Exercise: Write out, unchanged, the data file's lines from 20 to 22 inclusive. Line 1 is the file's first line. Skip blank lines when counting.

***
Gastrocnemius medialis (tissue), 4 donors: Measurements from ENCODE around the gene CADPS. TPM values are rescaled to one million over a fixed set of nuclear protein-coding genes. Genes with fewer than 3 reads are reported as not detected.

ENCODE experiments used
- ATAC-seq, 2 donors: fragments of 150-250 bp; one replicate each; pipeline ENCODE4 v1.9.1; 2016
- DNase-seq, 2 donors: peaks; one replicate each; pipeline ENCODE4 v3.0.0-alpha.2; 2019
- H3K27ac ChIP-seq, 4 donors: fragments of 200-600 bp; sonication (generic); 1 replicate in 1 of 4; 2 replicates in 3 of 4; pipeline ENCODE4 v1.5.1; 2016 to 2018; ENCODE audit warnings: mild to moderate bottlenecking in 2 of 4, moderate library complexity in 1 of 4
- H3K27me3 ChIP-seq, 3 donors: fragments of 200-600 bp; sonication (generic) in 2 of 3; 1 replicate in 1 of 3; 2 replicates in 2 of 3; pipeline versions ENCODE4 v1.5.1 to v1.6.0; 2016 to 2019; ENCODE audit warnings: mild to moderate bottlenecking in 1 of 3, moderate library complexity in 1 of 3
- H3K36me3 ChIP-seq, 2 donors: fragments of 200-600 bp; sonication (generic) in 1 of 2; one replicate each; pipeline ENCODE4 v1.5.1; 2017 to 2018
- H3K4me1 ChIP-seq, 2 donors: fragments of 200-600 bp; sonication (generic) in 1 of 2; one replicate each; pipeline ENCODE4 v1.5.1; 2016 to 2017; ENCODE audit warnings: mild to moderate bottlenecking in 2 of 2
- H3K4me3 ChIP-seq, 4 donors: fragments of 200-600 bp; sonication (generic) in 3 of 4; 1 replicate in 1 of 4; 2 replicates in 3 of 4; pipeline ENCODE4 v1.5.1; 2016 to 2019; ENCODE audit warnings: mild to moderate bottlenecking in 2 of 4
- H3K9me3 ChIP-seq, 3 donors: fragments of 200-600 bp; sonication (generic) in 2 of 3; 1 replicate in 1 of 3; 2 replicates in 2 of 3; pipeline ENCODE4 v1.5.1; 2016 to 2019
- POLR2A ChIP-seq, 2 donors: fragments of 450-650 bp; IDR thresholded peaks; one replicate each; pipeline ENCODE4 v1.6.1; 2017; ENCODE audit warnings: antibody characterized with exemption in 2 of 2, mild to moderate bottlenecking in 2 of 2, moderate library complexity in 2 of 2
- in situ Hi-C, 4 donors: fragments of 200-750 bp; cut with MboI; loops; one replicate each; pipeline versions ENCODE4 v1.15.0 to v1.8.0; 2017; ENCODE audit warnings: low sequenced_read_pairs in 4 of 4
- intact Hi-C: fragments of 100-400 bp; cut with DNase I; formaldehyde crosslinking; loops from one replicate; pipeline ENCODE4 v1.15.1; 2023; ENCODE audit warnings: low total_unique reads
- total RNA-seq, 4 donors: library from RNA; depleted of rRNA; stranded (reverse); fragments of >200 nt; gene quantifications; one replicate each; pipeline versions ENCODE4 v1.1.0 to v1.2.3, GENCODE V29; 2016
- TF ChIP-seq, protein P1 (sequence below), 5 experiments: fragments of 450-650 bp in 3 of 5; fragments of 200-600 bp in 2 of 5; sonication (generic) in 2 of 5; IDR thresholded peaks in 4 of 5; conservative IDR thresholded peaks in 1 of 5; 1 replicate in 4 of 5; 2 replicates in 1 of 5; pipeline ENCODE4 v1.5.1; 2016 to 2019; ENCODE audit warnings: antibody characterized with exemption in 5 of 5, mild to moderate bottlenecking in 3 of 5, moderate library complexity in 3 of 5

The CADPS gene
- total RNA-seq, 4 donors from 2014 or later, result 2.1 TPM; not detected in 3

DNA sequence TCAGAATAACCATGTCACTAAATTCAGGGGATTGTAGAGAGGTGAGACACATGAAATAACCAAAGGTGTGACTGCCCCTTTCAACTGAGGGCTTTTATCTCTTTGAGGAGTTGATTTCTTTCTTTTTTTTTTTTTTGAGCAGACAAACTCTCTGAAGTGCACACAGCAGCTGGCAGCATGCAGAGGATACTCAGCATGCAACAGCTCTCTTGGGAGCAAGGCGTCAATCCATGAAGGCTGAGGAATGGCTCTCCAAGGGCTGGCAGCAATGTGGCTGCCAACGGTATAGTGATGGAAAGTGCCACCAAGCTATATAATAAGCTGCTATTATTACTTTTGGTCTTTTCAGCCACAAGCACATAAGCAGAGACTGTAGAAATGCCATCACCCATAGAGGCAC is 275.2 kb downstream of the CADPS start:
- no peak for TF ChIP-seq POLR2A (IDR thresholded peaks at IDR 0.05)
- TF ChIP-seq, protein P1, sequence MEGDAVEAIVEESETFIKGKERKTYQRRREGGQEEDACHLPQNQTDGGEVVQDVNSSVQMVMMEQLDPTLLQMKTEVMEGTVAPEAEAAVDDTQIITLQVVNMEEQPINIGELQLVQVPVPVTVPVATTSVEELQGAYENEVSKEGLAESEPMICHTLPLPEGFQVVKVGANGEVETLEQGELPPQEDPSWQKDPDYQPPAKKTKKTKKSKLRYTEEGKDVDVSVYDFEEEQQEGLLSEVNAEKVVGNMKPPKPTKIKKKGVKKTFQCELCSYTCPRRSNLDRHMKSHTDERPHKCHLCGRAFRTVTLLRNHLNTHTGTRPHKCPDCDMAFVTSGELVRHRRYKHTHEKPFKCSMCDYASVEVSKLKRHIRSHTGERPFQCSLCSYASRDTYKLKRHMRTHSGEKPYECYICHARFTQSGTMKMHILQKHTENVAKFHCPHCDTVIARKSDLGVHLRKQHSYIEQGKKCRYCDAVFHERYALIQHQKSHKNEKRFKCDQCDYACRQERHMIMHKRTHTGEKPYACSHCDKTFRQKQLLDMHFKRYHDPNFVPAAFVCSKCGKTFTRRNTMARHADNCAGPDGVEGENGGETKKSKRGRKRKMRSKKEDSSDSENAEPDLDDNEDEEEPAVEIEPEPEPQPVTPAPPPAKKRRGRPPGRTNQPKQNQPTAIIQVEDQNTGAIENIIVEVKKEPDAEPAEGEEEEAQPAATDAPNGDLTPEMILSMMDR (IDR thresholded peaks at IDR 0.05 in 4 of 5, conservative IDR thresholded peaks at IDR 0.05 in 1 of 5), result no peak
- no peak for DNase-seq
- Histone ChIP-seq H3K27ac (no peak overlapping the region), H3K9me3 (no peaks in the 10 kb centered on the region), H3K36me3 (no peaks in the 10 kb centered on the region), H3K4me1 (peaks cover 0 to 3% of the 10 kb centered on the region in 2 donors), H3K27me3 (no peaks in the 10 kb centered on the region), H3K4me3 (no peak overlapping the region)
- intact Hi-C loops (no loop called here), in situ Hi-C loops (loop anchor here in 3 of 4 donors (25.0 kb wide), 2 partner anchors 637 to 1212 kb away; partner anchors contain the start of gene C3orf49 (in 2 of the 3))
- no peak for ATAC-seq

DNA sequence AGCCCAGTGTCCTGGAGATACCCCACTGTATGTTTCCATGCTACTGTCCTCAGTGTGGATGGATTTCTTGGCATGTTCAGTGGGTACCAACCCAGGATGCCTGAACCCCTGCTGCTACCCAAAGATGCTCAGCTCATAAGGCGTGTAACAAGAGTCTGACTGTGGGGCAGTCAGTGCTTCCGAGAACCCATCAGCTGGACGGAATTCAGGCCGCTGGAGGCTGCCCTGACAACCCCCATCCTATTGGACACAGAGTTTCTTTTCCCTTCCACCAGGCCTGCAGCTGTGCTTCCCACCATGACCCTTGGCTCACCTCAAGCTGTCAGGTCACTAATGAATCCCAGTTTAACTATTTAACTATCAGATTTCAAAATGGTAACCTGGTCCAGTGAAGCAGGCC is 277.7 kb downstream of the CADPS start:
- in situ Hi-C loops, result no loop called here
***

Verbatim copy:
- TF ChIP-seq, protein P1, sequence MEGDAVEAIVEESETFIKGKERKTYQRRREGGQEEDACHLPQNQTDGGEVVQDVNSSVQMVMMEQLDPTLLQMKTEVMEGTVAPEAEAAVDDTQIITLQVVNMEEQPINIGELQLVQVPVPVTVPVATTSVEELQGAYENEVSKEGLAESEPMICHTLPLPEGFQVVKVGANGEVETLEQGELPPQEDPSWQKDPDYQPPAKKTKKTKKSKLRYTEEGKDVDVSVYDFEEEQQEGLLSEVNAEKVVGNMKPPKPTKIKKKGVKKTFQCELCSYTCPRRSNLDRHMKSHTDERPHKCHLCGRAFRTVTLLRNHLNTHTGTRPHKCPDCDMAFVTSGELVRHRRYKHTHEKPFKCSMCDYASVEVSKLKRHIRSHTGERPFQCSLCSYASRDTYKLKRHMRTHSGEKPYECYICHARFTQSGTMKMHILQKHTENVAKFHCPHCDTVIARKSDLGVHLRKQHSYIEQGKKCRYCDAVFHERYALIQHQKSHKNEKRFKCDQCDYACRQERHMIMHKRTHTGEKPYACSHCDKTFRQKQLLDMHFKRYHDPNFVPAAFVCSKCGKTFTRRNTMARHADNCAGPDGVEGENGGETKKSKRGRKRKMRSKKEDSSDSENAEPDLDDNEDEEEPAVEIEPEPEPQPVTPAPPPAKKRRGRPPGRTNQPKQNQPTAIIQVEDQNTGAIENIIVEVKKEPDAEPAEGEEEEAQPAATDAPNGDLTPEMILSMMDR (IDR thresholded peaks at IDR 0.05 in 4 of 5, conservative IDR thresholded peaks at IDR 0.05 in 1 of 5), result no peak
- no peak for DNase-seq
- Histone ChIP-seq H3K27ac (no peak overlapping the region), H3K9me3 (no peaks in the 10 kb centered on the region), H3K36me3 (no peaks in the 10 kb centered on the region), H3K4me1 (peaks cover 0 to 3% of the 10 kb centered on the region in 2 donors), H3K27me3 (no peaks in the 10 kb centered on the region), H3K4me3 (no peak overlapping the region)